The rules of society are limiting, too polite, too forgiving of failure -- giving up, losing. I’ve found in order to fly, to truly succeed, you must employ an iron edge.

The rules of society are limiting, too polite, too forgiving of failure — giving up, losing. I’ve found in order to fly, to truly succeed, you must employ an iron edge. The iron edge is not physical, it cannot be bought, it comes and goes. The iron edge is a place, it is a mindset. It has to come from within. Only when things get tough, when the plan is gone and it’s down to the challenge can the iron edge even be experienced or seen. Those who have the edge are not any different from those who do not — at face value. Only at the crucial point, the difference between success and failure, do those with the edge differentiate themselves from the others in the crowd.

I’ve found the iron edge to be a finicky thing. The edge is cruel, tough and can be unforgiving. I do not have the edge for all things or even for the things I am most passionate about. The edge comes and goes. Whenever (IF ever) the edge is achieved, the success is an incredible feeling. Christmas, a birthday and Halloween rolled into one.

When most people would give up, take the loss, go home with nothing, those with the iron edge prevail. This fall, I had a crazy idea, to build a solar powered race car to compete in a national competition during the summer of 2018. That is, this summer. I did not know how to build a solar car, let alone solder, weld, I had zero dollars in fundraising, and could not find a faculty advisor to help supervise the project. There have been an incredible number of opportunities to throw in the towel, to give up, to go home.

Instead, I employed the edge. Have I scared away lots of people? Absolutely. Have I made some incredible connections and learned a ton of new skills? That would be a positive. Our car is now designed, rolling. All of our major components have been purchased, we have placed our deposit  and are planning upon racing from Dallas, Texas to Palmdale, California this summer.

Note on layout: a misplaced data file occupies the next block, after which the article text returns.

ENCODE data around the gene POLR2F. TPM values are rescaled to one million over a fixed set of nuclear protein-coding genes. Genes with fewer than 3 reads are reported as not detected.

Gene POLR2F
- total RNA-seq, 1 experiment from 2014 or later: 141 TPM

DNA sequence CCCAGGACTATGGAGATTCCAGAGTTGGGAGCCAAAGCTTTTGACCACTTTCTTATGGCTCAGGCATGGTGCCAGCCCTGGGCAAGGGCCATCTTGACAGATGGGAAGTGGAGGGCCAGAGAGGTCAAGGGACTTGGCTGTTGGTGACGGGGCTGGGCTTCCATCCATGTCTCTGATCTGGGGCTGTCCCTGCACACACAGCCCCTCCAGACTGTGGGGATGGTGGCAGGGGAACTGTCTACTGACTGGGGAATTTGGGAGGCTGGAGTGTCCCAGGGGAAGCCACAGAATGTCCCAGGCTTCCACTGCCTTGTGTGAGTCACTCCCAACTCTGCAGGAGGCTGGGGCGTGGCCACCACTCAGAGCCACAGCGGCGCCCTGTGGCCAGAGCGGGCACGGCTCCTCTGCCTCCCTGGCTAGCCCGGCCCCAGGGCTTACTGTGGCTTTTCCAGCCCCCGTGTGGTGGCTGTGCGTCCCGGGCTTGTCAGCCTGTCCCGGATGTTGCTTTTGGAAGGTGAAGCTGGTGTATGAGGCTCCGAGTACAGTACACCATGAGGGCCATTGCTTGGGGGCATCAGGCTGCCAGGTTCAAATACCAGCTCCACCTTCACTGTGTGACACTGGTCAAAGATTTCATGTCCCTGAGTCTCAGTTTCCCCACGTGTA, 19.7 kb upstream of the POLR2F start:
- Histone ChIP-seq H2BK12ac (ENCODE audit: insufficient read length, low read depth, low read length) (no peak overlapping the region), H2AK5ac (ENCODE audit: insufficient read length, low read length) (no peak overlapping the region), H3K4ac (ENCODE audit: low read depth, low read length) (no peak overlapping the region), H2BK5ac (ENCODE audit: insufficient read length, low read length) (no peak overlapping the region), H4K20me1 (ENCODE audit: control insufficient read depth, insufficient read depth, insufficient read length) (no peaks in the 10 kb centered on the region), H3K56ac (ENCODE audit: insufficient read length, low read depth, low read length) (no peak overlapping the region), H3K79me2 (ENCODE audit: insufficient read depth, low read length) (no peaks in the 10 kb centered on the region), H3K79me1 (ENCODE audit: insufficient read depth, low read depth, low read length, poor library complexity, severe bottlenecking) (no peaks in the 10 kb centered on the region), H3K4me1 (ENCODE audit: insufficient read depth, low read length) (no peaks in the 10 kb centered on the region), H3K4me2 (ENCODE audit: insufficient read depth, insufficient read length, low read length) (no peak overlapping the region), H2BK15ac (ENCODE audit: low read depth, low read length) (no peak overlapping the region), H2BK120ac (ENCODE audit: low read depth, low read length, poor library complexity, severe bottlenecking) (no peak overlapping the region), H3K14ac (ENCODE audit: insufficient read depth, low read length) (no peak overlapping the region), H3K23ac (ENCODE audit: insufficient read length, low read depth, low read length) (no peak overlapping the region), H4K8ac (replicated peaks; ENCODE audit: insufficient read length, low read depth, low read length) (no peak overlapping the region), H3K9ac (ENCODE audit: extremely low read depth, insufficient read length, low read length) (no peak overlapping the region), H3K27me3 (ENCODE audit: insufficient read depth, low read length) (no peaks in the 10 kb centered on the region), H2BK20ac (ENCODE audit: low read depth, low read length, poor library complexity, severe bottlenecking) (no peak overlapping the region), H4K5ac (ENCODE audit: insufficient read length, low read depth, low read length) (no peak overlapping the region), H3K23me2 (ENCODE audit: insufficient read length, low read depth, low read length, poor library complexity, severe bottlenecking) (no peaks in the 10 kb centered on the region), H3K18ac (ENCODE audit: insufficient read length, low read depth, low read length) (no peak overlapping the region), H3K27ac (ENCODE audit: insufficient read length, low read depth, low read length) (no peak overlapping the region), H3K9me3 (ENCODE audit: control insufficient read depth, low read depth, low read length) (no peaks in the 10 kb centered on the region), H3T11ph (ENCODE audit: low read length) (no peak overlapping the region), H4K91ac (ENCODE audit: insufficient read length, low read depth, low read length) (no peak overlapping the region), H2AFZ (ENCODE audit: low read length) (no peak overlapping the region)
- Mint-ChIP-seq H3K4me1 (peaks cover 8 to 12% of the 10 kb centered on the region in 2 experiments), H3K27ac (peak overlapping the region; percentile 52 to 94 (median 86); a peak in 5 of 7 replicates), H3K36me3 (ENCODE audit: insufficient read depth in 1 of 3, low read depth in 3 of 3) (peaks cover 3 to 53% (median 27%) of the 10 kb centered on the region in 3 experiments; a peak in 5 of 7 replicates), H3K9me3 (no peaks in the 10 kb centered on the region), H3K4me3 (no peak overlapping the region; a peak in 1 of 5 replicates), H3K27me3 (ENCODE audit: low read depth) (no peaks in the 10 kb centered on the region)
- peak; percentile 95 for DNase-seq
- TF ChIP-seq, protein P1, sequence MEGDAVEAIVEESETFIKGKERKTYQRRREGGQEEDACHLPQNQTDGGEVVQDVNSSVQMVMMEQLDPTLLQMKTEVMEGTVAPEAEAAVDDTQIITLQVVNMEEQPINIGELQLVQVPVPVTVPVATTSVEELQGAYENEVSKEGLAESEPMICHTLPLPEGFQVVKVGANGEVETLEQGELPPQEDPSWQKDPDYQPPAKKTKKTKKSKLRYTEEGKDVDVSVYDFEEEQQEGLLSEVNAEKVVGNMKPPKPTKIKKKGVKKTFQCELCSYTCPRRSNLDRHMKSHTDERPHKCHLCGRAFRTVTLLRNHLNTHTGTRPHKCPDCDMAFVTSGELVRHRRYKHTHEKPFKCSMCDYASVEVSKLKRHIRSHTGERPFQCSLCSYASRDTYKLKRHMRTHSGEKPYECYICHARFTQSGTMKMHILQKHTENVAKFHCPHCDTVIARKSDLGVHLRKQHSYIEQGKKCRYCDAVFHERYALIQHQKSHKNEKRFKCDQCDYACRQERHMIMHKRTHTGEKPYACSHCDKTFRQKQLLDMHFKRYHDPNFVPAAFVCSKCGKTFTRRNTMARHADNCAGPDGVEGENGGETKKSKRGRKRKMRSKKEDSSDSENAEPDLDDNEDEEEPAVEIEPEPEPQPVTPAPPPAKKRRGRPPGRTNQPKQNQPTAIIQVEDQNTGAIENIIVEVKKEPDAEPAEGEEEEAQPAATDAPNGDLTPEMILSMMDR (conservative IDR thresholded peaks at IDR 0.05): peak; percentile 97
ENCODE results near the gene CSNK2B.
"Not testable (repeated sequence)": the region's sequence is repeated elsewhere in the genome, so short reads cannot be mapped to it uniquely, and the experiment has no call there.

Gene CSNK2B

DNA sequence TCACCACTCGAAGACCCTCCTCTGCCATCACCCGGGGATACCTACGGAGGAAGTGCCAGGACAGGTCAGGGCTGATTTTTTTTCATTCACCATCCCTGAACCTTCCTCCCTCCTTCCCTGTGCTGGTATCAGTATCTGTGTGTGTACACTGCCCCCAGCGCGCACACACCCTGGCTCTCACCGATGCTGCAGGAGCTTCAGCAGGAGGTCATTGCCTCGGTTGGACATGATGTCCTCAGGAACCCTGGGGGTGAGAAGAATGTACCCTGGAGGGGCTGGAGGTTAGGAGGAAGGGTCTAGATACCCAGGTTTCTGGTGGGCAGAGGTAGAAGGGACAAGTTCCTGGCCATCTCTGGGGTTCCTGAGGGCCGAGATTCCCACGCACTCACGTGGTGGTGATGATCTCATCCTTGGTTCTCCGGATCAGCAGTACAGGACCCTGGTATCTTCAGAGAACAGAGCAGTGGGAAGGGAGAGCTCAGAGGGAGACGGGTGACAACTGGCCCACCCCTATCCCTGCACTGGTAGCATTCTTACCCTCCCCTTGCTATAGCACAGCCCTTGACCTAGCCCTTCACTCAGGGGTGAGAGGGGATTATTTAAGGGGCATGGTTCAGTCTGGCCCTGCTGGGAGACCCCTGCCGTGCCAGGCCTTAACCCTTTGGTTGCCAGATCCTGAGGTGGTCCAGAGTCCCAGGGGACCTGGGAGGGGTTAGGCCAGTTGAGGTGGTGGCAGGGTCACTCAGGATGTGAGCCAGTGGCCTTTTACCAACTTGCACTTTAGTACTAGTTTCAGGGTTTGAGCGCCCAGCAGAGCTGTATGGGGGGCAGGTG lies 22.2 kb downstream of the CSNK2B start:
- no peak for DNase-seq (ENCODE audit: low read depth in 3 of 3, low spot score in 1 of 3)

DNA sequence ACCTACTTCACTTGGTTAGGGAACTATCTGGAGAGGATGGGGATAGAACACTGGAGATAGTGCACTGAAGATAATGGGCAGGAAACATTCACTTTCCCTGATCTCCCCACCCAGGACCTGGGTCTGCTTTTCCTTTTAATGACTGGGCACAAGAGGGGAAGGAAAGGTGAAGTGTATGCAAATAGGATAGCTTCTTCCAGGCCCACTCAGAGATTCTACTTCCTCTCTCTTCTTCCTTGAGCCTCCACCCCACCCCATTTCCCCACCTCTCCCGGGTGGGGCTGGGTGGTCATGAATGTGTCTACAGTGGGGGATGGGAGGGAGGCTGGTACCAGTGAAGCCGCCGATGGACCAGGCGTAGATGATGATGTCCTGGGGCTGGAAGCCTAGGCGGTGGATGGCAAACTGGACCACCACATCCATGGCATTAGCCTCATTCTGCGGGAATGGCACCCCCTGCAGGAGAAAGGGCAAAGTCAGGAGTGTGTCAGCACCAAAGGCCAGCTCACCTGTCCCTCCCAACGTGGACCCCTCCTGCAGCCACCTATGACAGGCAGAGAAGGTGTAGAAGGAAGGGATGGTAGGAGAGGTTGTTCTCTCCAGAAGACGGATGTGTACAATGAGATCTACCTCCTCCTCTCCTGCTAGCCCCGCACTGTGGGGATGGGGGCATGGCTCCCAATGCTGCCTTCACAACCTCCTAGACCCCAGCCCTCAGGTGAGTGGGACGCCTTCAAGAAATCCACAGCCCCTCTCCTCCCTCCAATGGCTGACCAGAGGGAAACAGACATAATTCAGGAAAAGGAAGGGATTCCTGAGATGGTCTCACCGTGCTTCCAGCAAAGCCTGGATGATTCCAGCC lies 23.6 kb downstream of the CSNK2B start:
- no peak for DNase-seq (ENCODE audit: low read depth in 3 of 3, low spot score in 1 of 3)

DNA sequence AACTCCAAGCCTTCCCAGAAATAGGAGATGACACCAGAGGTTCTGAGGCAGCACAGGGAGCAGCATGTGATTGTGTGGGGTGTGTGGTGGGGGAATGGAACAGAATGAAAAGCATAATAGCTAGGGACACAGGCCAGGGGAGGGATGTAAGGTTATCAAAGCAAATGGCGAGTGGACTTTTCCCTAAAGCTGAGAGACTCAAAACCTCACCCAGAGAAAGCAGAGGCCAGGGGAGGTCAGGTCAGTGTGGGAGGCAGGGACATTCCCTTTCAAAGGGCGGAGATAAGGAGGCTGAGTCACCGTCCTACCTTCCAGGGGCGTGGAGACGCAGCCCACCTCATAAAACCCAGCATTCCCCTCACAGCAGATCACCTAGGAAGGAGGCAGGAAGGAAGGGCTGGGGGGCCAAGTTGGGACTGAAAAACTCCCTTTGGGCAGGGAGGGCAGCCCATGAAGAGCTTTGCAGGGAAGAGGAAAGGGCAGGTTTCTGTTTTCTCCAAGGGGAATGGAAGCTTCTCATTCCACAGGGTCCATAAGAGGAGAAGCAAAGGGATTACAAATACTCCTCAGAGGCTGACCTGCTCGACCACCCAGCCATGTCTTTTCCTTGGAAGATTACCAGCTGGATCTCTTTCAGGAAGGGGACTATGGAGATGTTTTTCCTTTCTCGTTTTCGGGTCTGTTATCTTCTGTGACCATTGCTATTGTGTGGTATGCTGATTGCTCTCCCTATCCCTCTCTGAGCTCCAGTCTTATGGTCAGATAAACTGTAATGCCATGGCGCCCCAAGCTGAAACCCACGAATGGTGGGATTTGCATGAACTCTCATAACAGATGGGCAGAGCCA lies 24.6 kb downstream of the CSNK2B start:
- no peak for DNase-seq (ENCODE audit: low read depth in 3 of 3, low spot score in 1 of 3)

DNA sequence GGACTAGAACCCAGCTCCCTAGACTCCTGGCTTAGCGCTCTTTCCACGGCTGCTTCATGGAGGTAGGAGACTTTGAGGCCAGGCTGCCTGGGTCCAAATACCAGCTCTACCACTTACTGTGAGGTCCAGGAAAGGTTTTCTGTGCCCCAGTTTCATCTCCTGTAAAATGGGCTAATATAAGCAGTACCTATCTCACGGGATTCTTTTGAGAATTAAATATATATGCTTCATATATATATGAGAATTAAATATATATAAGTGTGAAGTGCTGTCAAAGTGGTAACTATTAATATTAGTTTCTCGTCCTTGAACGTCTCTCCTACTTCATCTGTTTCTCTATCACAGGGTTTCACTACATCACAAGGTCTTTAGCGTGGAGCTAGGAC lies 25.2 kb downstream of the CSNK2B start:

I have learned through this that in order for things to happen rules need to be broken, hands get dirty, feelings hurt — forget the rule book. Find a way. There’s no money available, find some. Ask. Can’t weld a frame? Find someone who can, someone who will. I did.

I have an edge, an iron edge, an ability to push to where no one else can. I have won the lottery, I have a loving, caring family, a great school environment, and good head on my shoulders. Give me a challenge, give me time, I can assemble the team, I can learn the material — even raise the money. I know I can achieve whatever is thrown at me. Bring it on.


After learning what a This I Believe essay was, and reading and listening to several essays I was excited to write my own essay. The audio of the essays really seemed to “make” the essay. If the writing was strong but the audio didn’t reflect the strong essay it really seemed to bring down the whole piece of writing. I truly enjoyed reading others belief stories, the best stories inspired me to share their belief, and left me inspired.

I struggled a little bit to find a topic for my essay. I was split between writing about my love of running and the lessons I’ve learned along the way and the solar club. At first, when I wrote my essay I included both running and the solar club, but after writing it I quickly realized that the essay would be much more powerful only focusing on one subject. After finishing writing my essay I wanted to burn it. Normally throughout life I try and be a pretty humble, likeable person. I do not feel the need to brag about myself in front of others. After reading my essay you will see why I might not be quite as humble in this piece. It’s all true, without me there would be no solar car, no competition this summer, no dream of a national championship.

I enjoyed the speaking element of writing my essay. I felt as though it helped me tell my story in my voice and the way I wanted my story to be told. It took me a couple of tries to finally record the audio into a state I liked. I strangely found myself getting a little nervous speaking even though it was just me and a microphone recording my story. Even in my most “perfect” take there are still a few hiccups here and there but I think it is better that way — more real, authentically me. The recording is pure, it is honest, it tells a true story.

I hope you enjoy reading or listening to my This I Believe essay, and walk away feeling inspired. One of the main reasons why I left the story the way it was in its “non-humble” state was to leave the reader feeling as though they too could achieve anything.


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